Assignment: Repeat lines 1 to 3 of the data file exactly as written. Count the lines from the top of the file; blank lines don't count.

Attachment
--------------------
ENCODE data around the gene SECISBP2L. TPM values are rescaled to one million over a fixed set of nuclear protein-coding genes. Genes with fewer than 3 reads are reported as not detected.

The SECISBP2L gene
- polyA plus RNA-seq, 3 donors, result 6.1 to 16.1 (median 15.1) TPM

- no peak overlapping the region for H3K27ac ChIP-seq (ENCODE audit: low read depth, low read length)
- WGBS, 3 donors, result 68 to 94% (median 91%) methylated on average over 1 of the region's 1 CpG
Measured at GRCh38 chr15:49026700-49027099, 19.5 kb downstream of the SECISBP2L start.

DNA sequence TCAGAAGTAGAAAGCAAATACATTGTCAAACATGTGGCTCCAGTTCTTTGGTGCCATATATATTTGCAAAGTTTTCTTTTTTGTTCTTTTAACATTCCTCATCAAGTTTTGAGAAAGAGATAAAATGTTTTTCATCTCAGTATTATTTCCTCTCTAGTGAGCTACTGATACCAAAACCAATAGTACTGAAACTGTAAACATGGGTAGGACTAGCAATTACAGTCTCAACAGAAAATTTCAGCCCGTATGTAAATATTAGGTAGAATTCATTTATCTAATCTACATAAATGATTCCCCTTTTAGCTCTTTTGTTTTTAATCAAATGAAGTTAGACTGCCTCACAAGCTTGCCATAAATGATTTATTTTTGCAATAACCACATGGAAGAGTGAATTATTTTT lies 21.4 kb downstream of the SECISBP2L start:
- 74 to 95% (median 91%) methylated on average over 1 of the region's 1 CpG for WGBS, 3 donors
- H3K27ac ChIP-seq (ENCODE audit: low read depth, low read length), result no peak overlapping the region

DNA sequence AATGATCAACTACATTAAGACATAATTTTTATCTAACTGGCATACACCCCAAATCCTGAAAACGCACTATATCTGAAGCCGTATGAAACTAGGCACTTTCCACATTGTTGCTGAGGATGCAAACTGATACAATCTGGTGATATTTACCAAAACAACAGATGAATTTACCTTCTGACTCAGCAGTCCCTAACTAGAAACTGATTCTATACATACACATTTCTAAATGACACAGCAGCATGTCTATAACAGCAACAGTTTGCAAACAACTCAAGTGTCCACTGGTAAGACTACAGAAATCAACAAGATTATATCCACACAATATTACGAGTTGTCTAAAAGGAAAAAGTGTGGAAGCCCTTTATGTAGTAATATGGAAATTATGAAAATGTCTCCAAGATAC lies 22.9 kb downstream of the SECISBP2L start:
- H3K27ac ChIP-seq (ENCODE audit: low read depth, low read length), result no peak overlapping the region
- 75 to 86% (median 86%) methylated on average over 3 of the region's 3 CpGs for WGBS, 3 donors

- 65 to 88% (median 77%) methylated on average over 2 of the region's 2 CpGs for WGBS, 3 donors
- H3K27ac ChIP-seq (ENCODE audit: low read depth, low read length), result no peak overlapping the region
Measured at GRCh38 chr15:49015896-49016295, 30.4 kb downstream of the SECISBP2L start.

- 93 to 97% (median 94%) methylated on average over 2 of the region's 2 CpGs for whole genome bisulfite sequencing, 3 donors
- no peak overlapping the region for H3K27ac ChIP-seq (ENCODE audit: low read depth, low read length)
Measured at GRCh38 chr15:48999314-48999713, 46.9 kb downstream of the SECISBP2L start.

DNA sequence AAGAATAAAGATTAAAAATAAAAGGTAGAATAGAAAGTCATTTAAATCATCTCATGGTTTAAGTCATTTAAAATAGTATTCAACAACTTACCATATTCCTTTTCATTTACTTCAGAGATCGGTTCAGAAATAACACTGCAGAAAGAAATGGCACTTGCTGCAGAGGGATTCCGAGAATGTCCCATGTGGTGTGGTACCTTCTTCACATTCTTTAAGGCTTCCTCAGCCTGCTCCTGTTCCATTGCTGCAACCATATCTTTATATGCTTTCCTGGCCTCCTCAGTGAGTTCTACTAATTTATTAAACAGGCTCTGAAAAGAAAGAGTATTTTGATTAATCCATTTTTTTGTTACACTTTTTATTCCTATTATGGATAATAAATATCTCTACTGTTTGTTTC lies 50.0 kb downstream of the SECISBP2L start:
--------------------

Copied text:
ENCODE data around the gene SECISBP2L. TPM values are rescaled to one million over a fixed set of nuclear protein-coding genes. Genes with fewer than 3 reads are reported as not detected.

The SECISBP2L gene
- polyA plus RNA-seq, 3 donors, result 6.1 to 16.1 (median 15.1) TPM